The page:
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In this review we integrate the information available on the cell biology of root hair formation with recent findings from the analysis of root hair mutants of Arabidopsis thaliana. The mature Arabidopsis root epidermis consists of root-hair-producing cells and non-root-hair-producing cells. Root hair growth begins with a swelling of the outer epidermal wall. It has been postulated that this is due to a pH-mediated localised cell wall loosening. From the bulge a single root hair emerges which grows by tip growth. The root hair tip consists of a vesicle-rich zone and an organelle-rich subapical zone. The vesicles supply new plasma membrane and cell wall material for elongation. The cytoskeleton and its associated regulatory proteins such as profilin and spectrin are proposed to be involved in the targeting of vesicles. Ca2+ influxes and gradients are present in hair tips, but their function is still unclear. Mutants have been isolated with lesions in various parts of the root hair developmental pathway from bulge identity and initiation to control of tip diameter and extent and polarity of elongation.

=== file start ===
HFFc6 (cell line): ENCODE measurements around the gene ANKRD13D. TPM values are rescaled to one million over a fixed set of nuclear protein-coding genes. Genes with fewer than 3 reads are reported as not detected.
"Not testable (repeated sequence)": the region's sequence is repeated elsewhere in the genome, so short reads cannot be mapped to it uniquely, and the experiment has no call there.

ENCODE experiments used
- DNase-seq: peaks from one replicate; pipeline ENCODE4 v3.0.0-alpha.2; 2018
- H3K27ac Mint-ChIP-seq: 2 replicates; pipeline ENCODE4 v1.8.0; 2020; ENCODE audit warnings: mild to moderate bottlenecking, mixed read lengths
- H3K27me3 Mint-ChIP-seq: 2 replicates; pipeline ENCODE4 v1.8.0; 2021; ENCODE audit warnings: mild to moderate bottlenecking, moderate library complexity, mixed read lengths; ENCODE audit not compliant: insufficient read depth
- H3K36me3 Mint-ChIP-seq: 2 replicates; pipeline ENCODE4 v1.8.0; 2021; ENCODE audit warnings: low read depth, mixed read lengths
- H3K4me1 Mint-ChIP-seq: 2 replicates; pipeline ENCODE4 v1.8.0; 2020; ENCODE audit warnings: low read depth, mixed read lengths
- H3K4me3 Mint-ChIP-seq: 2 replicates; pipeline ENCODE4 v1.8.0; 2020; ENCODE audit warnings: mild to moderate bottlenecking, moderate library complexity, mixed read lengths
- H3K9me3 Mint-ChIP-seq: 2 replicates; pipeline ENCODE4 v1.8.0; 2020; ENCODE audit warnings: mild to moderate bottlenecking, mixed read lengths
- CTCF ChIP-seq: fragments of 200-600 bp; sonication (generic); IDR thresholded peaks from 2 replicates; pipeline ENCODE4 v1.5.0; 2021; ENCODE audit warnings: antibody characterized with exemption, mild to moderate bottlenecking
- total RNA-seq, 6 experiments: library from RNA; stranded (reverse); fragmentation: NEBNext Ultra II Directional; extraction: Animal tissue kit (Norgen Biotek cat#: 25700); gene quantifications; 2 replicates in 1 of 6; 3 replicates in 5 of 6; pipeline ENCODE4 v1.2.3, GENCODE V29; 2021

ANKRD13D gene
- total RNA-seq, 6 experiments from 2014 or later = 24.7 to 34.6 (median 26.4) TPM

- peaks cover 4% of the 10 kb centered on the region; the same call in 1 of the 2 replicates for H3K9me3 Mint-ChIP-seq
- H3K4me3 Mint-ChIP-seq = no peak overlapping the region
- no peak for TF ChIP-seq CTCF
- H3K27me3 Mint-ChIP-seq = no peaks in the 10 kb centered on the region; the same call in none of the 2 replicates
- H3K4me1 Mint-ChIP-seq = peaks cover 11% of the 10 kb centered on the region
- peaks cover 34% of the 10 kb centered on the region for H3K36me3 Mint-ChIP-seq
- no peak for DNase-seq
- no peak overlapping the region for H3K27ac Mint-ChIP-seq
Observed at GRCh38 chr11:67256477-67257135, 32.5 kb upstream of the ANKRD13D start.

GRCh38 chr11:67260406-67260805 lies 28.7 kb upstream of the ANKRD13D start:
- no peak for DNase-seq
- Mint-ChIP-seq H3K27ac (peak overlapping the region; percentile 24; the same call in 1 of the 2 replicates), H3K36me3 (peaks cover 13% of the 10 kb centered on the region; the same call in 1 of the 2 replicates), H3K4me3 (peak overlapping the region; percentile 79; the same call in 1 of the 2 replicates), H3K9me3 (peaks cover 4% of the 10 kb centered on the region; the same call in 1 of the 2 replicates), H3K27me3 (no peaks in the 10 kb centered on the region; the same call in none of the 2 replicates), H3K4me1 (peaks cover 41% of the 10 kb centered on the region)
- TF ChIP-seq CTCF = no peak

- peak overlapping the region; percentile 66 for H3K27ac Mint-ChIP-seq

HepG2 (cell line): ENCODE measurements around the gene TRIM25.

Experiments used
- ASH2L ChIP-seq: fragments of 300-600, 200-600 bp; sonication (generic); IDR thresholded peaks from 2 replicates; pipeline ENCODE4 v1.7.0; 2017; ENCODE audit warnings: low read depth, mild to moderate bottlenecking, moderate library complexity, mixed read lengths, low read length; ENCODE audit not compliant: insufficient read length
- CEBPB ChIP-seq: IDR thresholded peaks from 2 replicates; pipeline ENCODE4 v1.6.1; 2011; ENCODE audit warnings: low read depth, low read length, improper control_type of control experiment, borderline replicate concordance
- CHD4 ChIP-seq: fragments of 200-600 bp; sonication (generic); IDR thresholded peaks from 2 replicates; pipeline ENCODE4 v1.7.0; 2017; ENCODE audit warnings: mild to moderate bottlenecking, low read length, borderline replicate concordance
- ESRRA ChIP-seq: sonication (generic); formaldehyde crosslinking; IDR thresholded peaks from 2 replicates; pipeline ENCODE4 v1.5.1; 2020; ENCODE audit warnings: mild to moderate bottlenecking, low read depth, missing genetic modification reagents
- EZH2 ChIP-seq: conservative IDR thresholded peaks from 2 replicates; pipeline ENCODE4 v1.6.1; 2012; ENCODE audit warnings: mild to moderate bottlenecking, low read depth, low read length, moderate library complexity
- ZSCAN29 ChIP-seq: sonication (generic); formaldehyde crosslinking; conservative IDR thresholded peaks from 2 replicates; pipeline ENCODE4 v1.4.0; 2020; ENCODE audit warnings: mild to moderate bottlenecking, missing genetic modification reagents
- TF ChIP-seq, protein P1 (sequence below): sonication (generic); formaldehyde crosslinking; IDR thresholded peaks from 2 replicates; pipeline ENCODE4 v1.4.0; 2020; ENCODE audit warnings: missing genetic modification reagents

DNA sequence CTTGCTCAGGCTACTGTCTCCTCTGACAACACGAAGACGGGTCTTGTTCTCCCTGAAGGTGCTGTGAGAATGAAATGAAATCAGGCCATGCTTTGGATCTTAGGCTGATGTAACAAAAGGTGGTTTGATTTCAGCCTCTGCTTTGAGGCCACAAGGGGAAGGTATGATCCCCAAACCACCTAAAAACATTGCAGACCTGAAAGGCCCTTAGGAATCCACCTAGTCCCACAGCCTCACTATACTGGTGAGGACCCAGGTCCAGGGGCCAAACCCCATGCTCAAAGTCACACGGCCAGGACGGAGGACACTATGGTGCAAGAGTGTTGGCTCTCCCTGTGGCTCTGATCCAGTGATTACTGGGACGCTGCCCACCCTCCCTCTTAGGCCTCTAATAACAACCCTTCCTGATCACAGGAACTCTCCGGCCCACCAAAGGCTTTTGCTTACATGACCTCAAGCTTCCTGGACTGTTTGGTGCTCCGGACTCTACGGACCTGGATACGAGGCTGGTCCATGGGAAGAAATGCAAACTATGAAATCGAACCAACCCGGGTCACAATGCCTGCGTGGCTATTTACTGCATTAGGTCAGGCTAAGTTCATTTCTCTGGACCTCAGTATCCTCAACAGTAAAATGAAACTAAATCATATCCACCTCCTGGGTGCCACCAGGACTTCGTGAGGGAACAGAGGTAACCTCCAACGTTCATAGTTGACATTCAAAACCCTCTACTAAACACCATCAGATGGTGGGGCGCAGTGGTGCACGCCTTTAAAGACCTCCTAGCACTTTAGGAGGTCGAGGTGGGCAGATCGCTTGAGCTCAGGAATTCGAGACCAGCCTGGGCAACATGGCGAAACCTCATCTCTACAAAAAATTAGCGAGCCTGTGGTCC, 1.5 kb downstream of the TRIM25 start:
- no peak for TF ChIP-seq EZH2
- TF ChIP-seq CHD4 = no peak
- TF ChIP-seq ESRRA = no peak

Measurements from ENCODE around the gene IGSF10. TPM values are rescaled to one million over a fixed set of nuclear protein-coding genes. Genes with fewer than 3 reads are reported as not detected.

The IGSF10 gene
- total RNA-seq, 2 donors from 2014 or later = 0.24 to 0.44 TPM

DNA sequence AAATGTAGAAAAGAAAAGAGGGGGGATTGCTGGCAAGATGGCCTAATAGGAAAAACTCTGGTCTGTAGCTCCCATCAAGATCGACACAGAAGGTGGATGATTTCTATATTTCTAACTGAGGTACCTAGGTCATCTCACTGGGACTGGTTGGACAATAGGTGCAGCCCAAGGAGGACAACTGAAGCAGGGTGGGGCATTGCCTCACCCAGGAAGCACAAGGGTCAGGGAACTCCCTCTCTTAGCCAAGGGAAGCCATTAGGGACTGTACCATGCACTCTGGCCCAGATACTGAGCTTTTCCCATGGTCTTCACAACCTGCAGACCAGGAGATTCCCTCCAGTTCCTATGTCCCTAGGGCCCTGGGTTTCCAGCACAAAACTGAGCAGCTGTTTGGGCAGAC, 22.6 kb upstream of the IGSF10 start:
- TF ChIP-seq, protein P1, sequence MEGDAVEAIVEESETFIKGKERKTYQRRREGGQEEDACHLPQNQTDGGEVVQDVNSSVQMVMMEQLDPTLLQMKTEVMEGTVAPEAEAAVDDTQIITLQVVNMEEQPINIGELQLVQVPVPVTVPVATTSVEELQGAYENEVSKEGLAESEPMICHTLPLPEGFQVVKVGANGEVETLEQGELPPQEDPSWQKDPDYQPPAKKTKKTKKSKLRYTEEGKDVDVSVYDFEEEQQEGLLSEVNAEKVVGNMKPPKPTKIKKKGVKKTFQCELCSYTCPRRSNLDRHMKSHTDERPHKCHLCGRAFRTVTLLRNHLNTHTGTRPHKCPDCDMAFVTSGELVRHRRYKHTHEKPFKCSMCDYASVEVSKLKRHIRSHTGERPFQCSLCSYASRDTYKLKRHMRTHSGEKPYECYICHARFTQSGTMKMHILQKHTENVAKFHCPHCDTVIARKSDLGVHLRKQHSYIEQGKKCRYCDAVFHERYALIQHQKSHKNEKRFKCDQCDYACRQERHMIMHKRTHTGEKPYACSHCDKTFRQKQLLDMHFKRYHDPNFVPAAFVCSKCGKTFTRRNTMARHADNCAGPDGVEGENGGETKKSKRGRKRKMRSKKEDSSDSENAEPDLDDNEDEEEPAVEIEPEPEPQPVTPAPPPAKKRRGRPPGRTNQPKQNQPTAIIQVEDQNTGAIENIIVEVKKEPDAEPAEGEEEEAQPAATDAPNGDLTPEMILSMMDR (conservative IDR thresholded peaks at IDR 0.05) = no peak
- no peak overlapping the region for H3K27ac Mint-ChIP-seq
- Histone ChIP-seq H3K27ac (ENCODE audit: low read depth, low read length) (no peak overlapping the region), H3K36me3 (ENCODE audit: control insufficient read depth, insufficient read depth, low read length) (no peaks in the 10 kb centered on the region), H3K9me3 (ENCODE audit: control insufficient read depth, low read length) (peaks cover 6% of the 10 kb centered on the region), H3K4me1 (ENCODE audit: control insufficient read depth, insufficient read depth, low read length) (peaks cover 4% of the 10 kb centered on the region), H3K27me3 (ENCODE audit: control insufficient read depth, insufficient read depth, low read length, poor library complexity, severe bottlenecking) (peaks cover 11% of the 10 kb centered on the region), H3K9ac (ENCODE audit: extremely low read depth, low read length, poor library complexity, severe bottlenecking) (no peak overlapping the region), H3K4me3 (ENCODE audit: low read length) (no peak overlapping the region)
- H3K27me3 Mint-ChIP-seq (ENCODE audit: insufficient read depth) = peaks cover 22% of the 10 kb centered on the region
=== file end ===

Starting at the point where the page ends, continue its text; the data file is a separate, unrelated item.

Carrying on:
Type

Journal article

Journal

Protoplasma

Publication Date

2001

Volume

215

Pages

140 - 149

Keywords

Actins, Arabidopsis, Cytoskeleton, Gene Expression Regulation, Plant, Genes, Plant, Ions, Microfilament Proteins, Microtubules, Models, Biological, Phenotype, Plant Proteins, Plant Roots, Protein Transport